In the news

The Oregonian
Brent Hunsberger

Oregonians with spendy individual and small-business health insurance plans are again facing double-digit increases.

It could be worse.

More than at any time in the past year, the Oregon Insurance Division has pushed back on several rate increases sought by the state's largest insurers, trimming them from anaverage 16 percent to 12 percent.

That's still a high jump, consumer advocates note. But the 4-percentage-point reductions speak to a noticeable shift in rate regulation, they say, and have been imposed on plans from the state's largest providers covering nearly 92,000 people.

The development reflects the closer scrutiny all states are supposed to be giving insurance rates under federal health care reform, though Oregon appears to be ahead of the curve, advocates say. Within 18 months, all insurers must show they spend 80 to 85 percent of consumer premium payments on medical care or quality improvements, under this year's Affordable Care Act.

State Insurance Division Administrator Teresa Miller said her agency is using the authority given her by Oregon lawmakers in 2009 to lower costs for consumers.

Under rules that took effect in April, Miller's agency can now take an insurer's profitability, reserves and investment income into account as it reviews rate requests. Since insurers' profits and earnings have improved this year, she said, the division wants consumers to benefit, too.

Essentially, the division is telling insurers that "because you have a surplus and because you are more profitable overall, we're going to give consumers a little break in these markets," Miller said in an interview this week.

Most insurers say they continue to lose money on the policies -- particularly individual coverage -- and will have to dip into reserves or other more profitable businesses. They say that can't go on for long without risking their stability.

"You can't keep pushing our liabilities out in the future," said Jared L. Short, president of Regence BlueCross BlueShield of Oregon, the state's largest carrier. "We have a lot of examples in this state of what that does."

The division's new posture comes in the wake of federal health care reform that adds slightly to the cost of insurance, but mandates changes that could make insurance more affordable in the future, experts say.

It also comes as the state takes steps designed to give even more scrutiny to rate requests. In August, the division got a $1 million federal grant to improve its rate review process by adding staff and studying ways of improving its reviews. It recently gave the Oregon State Public Interest Research Group, a consumer advocacy group, $100,000 to independently review and comment on rate increases, division spokeswoman Cheryl Martinis said.

  "It's good to see the insurance division pushing back a bit," said Laura Etherton, OSPIRG's health policy advocate.

The reductions likely won't satisfy consumers, however, who since 2008 have been able to view rate requests and decisions through the division website and this year were allowed to submit comments.

"Any consumer can tell you the costs are still too much," Etherton said. Premium increases also don't account for other plan changes, including higher co-pays or reduced coverage, she said.

The real culprit in need of reining in is the increasing cost of medical care, insurers say.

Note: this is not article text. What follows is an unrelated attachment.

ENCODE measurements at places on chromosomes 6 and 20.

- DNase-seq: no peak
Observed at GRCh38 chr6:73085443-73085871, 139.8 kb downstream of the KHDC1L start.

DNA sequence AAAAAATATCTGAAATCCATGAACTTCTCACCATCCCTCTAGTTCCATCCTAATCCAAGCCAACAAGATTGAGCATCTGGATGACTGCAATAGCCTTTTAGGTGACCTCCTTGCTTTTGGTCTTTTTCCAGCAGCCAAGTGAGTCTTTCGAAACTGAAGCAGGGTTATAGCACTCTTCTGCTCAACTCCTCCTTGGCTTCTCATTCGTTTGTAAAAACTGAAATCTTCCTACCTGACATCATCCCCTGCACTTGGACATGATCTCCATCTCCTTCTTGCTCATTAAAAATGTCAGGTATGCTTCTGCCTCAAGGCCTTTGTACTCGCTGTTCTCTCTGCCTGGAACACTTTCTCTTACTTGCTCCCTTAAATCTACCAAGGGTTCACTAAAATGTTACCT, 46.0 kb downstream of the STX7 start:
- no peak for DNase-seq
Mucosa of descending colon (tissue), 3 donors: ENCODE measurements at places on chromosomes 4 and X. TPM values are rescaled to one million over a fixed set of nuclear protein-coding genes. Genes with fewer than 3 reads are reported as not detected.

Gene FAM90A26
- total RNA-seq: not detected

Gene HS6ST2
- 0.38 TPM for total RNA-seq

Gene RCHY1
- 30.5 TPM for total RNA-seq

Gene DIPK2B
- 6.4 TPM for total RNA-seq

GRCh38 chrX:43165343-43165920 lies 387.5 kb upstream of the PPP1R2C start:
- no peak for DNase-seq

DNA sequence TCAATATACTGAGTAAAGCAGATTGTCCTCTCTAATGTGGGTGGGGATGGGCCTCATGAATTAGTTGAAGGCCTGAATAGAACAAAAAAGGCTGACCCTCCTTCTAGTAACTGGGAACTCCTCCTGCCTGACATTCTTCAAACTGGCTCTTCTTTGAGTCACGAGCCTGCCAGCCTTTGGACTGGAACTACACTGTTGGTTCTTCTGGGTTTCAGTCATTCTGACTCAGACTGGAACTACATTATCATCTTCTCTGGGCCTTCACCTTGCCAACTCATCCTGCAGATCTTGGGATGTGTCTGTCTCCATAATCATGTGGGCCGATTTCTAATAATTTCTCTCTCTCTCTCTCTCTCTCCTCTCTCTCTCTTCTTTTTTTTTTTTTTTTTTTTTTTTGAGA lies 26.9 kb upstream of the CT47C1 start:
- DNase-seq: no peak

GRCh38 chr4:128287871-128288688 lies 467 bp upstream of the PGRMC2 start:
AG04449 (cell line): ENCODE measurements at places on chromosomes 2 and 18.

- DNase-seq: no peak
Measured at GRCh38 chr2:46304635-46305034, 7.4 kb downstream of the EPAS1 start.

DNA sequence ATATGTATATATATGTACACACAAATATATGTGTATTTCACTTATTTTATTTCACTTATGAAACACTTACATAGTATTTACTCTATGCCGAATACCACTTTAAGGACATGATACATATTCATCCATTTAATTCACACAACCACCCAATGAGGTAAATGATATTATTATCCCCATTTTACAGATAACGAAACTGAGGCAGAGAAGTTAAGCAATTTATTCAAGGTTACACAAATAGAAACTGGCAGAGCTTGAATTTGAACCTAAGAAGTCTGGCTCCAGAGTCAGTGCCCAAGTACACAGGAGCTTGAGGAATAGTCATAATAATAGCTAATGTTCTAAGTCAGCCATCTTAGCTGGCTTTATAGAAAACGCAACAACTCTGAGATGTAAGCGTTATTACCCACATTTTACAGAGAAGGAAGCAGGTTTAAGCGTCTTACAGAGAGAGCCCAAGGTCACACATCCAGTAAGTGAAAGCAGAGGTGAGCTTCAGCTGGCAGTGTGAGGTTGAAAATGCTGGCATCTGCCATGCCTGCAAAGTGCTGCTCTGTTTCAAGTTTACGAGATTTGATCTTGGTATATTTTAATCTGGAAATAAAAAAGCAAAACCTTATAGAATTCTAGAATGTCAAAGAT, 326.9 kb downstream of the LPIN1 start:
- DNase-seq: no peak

The division regulates rates only for individual, small-group and portable health plans covering about 475,000 Oregonians. That's about 13 percent of all Oregonians with health coverage.

Still, the markets it oversees have been rocked with large premium increases. Small group rates have jumped by at least 10 percent each year since 2005, division figures show. Rates for individual policies increased 17 percent each of the past two years. Insurance rates for large employers aren't regulated by the state, but they haven't increased as significantly.

Since July 2009, insurers have sought approval from the division for 73 rate increases. The division approved lower rates on only 13 occasions, according to an analysis by The Oregonian.

But it's lowered five requests since Sept. 28, records show. Regence, Providence Health Plan, ODS Health Plans Inc., Health Net and American Family Mutual Insurance Co. had requests trimmed by the division. All but Health Net indicated they would lose money on the plans.

"We're convinced the division will need to return to more traditional evaluation of actuarial calculations," said Jonathan Nicholas, spokesman for ODS. The insurer sought a 20.7 percent increase for individual policies but got 17.5 percent.

Providence Health Plan sought an 18 percent increase for individual policies covering 10,000 Oregonians. The division approved a 13 percent increase. Providence spokesman Gary Walker said the insurer gave up its 2 percent profit margin but also has seen claims costs improve.

Miller said the division thinks insurers, for now, have the financial muscle to cover losses on individual policies with profits from larger insurance groups.

"Essentially we're saying you have to subsidize this market with a more profitable line of business, at least over the short term," Miller said.

Miller's tougher stance drew compliments from one division critic, Carol Simila,  who follows rate cases and previously worked for the division as a consumer advocate.

"I think she's willing to ask the tough questions, whereas in the past, it was, 'we're not going to go there,'" Simila said.

Insurers say they are working to recommend to Miller how to make individual insurance policies more affordable before 2014, when all adults must be guaranteed coverage.

-- Brent Hunsberger

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